Tesla could get ‘lucrative revenue stream’ from credit sales with Biden mpg standards


Tesla has made selling emissions credits to other automakers a major part of its revenue, and that could continue under tougher emissions standards passed by the Biden administration, according to a new report. IHS Markit.

These new standards, along with tougher rules expected in Europe and China, could be “a lucrative source of revenue” for Tesla in the years to come, according to IHS Markit – and, perhaps, for other newcomers. in the electric vehicle sector.

Automakers that exceed fleet emissions targets generate credits, which can then be sold to automakers that fail to meet the targets. Because Tesla’s lineup is all-electric, the automaker has done a thriving business selling emissions credits. It earned $5.3 billion from credit sales and global issuance pooling, IHS Markit noted, citing U.S. Securities and Exchange Commission (SEC) filings.

MY2026 projected gallons better/worse than EPA standard – IHS Markit

The EPA has proposed standards that represent a cumulative 28% increase in stringency over the 2023-2026 model year period, IHS Markit noted. The organization anticipates that fuel economy improvements may not keep pace with these standards, leading to increased credit trading.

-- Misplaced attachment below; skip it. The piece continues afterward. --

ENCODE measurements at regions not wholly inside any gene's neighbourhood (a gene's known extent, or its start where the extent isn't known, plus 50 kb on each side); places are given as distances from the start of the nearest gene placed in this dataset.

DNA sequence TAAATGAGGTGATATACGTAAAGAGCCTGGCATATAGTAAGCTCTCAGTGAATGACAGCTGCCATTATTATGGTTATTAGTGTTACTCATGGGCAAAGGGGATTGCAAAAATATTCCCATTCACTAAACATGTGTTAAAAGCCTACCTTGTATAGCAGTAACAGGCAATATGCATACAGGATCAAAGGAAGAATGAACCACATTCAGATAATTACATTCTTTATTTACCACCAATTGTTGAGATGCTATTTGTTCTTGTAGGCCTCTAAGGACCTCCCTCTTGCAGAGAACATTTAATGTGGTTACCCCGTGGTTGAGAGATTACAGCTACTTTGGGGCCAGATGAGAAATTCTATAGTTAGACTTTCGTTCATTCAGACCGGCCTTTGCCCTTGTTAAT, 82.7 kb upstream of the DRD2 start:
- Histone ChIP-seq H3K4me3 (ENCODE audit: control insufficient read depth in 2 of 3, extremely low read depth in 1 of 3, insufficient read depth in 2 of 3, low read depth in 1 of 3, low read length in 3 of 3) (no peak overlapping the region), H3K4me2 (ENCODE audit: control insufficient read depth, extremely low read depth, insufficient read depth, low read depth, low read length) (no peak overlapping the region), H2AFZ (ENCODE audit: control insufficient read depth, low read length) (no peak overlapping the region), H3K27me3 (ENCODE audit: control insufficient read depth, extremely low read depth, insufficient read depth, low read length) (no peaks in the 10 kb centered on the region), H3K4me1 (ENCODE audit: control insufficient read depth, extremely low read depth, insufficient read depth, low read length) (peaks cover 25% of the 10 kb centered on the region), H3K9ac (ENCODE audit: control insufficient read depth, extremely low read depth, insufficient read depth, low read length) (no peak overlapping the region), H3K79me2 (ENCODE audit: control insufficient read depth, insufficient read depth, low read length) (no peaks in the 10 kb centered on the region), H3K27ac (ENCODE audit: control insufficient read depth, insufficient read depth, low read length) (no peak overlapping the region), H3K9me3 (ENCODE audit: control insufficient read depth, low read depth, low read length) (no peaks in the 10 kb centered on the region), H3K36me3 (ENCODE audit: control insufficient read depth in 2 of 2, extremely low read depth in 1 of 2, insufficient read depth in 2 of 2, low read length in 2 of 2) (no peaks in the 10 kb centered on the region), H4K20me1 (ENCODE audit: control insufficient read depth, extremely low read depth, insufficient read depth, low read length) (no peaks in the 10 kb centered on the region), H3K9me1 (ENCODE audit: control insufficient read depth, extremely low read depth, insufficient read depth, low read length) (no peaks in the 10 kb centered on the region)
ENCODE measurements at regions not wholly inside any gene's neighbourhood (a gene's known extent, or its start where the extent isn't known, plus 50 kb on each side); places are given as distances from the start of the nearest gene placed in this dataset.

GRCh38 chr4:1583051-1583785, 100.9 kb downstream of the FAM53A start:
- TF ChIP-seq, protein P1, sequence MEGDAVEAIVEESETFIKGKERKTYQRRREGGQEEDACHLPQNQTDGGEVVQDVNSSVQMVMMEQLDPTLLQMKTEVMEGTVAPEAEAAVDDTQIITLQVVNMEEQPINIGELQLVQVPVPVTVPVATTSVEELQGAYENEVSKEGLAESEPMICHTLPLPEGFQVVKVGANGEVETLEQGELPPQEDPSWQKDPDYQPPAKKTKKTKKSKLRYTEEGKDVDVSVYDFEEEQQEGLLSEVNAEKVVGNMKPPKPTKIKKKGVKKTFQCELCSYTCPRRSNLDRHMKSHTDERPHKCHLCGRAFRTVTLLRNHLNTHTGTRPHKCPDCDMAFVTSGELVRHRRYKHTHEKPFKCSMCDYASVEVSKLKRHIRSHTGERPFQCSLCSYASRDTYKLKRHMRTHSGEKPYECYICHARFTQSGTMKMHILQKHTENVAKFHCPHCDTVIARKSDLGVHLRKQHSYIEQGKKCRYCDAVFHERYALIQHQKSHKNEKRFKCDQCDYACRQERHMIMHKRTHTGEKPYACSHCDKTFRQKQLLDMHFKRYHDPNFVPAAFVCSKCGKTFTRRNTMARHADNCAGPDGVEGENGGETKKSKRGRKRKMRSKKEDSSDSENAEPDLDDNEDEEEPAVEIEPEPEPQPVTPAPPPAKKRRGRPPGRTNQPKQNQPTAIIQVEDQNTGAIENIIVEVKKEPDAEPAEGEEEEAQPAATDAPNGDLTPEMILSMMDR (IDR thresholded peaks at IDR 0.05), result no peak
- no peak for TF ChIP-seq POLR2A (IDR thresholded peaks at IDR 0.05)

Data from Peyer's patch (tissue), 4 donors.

Under the current rules, an EPA report in 2021 seemed to suggest that the fleet rules themselves were too easy for automakers to comply with, especially given the workarounds with “off-cycle” credits. Large trucks, in particular, continue to be allowed at a lower bar in US standards, as vehicles are categorized by their “footprint”, as well as separately by cars and light trucks.

For the 2026 model year, Tesla is expected to have the most credits available for sale, followed by Toyota and Volvo, according to IHS Markit. Rivian, Lucid and Fisker are projected in the next three positions, but it is not guaranteed that they will be able to increase vehicle production.

Rivian R1T

Rivian R1T

That could be good news for Tesla, which could otherwise see some of its emissions credit revenue dry up. For example, Fiat Chrysler Automobiles (FCA) paid Tesla hundreds of millions for emissions credits, enabling more sales of Ram and Jeep trucks, but says that as Stellantis it won’t have need these credits.

Credit opportunities will be the strongest in Europe over the next few years, predicts IHS Markit, which could be one of the reasons why Tesla is doing all it can to accelerate the ramp-up of its “Giga Berlin” factory. .

In the future, automakers will also face heavier fines for exceeding their fleet’s allowed emissions, which could further increase the price of credits.


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